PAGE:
If you listen carefully to the doctor's statement, it's clear what the problem is (they're not going to let Nelson die, after all) but Crane is horrified at the probability that his friend is dying a terrible death. He has no time to dwell on it, however--the giant coelenterate is back again, and Starke, having seen Crane save the ship once, counts on him to do it again. Crane, of course, does so with great dispatch, rousing his frightened men with a few words and getting right down to it.

    It was a drug allergy, of course. The doctor gets rid of the pills Nelson has been popping like Tic-tacs (did he even bother to read the dosage instructions?) Old and New Navy reconcile in a suitably manly fashion.

    If they could have kept the series at this level, it could have gone on years longer than it did.moreless
  • I like the story, lots of drama but the episode could really use a heaping helping of focus.

    Is Admiral Nelson crazy and will it mean the destruction of "The Seaview"?

    Here is an exciting episode, one that seems to have more than 60 minutes in an hour, but there is part of the problem, its like 8 different stories running one after another.

    The good points include lots of action, a nice conflict between Navy and civilian methods aboard a sub, the special effects are good, the jellyfish looks great. But the plot is all over the map. Surviving the explosion of "The Neptune", Admiral Nelson undergoes a harrowing ordeal waiting for rescue while strapped to inflated wet suits. There are lots of boring scenes of worrying in Naval Admiral Starke's office. Somehow, there is time for "The Seaview" to pick up the ailing Nelson as well as Starke. The next sub-drama involves Starke's anger at lack of proper discipline aboard ship and before that's solved, Nelson goes bonkers from what turns out to be an allergic reaction to his medication. From there, there is just enough time to fry the giant jellyfish and save the day. Starke has somehow become a sympathetic autocrat somewhere between ordering Captain Crane's imprisonment and Nelson turning into a sweating, babbling scatterbrain.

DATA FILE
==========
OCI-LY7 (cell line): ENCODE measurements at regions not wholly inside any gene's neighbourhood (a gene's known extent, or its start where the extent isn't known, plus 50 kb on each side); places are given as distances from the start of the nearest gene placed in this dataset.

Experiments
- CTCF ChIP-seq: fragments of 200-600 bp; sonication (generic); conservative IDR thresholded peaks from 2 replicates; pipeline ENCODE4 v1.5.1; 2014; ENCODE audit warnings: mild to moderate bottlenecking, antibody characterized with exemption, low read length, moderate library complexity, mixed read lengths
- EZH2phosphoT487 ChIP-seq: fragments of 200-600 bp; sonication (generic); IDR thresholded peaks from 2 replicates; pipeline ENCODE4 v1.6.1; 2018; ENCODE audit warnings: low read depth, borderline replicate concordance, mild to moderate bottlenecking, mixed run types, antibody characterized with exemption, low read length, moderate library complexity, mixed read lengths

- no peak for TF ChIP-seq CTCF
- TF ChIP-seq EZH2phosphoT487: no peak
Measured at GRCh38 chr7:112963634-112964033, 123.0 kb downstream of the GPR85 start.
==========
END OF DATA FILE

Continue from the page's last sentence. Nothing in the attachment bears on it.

It's all pretty cool to watch, but the script wanders into alleys constantly, making me wish for the same general story but a lot more of a unified direction.moreless
Harold J. Stone

Harold J. Stone

Admiral Jiggs Starke

Guest Star

Jay Lanin

Jay Lanin

Captain of Jefferson

Guest Star

Lew Brown (II)

Lew Brown (II)

Lt. Comdr. Jackson

Guest Star

Del Monroe

Del Monroe


Recurring Role

Paul Trinka

Paul Trinka


Recurring Role

Richard Bull

Richard Bull


Recurring Role

Trivia, Notes, Quotes and Allusions


  • TRIVIA (1)

    • While the doomed submarine is labled Neptune, and is referred to as such throughout the show, in the closing credits it is referred to as the Jefferson.

  • QUOTES (2)

    • Crane: (to Admiral Starke) Let up on the men, Admiral. You've been on them for days. I don't run an old Navy, spit, polish and brig ship. I was new Navy, so are my men, and so was Admiral Nelson.

    • Starke: Your man Crane, he's insolent, has no respect for his superiors.
      Nelson: You don't like him, Jiggs, because you can't scare the pants off him.

  • NOTES (0)


    • Crane: That's all they need ... Captain Bligh!

      Crane is referring to William Bligh, commander of the HMS Bounty. Bligh was immortalized as a brutal tyrant in the novel Mutiny on the Bounty by Charles Nordhoff & James Norman Hall, and even more so in the 1935 film starring Charles Laughton & Clark Gable. Bligh may well have been maligned; as I understand it, his problem was not so much brutality (brutal discipline on British ships was the norm at the time) as being too soft with his men in many ways. He preferred scolding to physical punishment (he was known for his sharp tongue) and after letting his men loaf for five months on Tahiti (waiting for their cargo of breadfruit to ripen), naturally they weren't pleased at having to buckle down and go back to work. Bligh was a remarkable seaman, piloting a 23 ft boat and a small group of loyal crew some 3,618 miles to safety after they were set adrift. But it's not likely that his reputation will change in the public eye.